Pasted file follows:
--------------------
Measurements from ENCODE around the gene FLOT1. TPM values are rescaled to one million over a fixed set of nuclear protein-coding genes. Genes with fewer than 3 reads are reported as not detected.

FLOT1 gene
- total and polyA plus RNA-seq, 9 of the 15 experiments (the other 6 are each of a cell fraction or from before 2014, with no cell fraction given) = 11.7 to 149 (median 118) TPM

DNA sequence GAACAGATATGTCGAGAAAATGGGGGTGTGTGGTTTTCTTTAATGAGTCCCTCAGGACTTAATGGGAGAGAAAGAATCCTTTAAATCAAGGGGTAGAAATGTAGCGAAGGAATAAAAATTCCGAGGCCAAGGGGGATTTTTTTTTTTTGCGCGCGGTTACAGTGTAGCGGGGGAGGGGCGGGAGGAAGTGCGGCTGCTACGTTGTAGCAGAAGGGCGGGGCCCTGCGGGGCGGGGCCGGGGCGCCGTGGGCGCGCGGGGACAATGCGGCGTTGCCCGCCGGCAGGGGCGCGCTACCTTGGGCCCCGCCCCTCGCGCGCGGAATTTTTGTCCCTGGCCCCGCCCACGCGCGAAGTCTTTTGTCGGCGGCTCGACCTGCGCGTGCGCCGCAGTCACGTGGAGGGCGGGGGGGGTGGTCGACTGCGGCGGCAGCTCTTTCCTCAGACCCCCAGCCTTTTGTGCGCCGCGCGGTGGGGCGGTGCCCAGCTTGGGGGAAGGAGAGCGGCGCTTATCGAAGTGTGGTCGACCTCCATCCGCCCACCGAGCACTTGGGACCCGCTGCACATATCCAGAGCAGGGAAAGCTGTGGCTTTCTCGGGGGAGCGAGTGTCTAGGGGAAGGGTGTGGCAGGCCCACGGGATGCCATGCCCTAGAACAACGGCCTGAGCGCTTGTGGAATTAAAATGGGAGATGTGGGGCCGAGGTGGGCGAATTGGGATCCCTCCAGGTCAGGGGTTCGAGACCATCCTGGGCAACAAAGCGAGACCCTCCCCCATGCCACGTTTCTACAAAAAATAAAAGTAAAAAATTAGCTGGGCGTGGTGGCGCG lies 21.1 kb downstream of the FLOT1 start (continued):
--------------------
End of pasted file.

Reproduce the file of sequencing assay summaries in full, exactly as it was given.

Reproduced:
Measurements from ENCODE around the gene FLOT1. TPM values are rescaled to one million over a fixed set of nuclear protein-coding genes. Genes with fewer than 3 reads are reported as not detected.

FLOT1 gene
- total and polyA plus RNA-seq, 9 of the 15 experiments (the other 6 are each of a cell fraction or from before 2014, with no cell fraction given) = 11.7 to 149 (median 118) TPM

DNA sequence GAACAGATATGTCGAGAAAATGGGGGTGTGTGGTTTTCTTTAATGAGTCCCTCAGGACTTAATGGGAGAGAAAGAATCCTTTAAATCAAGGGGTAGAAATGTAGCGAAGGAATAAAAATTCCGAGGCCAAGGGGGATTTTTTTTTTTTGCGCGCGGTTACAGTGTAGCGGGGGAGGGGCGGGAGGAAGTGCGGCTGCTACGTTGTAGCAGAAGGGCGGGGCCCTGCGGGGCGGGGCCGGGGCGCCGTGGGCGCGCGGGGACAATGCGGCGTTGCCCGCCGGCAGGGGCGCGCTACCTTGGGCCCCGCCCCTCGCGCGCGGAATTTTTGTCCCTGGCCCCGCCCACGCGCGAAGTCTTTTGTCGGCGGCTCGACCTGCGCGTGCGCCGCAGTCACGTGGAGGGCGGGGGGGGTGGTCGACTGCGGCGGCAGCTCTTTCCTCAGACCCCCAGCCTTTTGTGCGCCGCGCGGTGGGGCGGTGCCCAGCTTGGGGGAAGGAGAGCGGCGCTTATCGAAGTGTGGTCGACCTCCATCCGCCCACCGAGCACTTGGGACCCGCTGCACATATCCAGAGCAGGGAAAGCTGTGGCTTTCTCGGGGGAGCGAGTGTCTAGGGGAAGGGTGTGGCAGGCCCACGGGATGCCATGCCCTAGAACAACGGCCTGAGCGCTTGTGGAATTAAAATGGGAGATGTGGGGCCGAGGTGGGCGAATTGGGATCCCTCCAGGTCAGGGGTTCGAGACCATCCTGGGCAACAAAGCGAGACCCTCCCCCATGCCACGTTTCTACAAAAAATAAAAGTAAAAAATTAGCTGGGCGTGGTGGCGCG lies 21.1 kb downstream of the FLOT1 start (continued):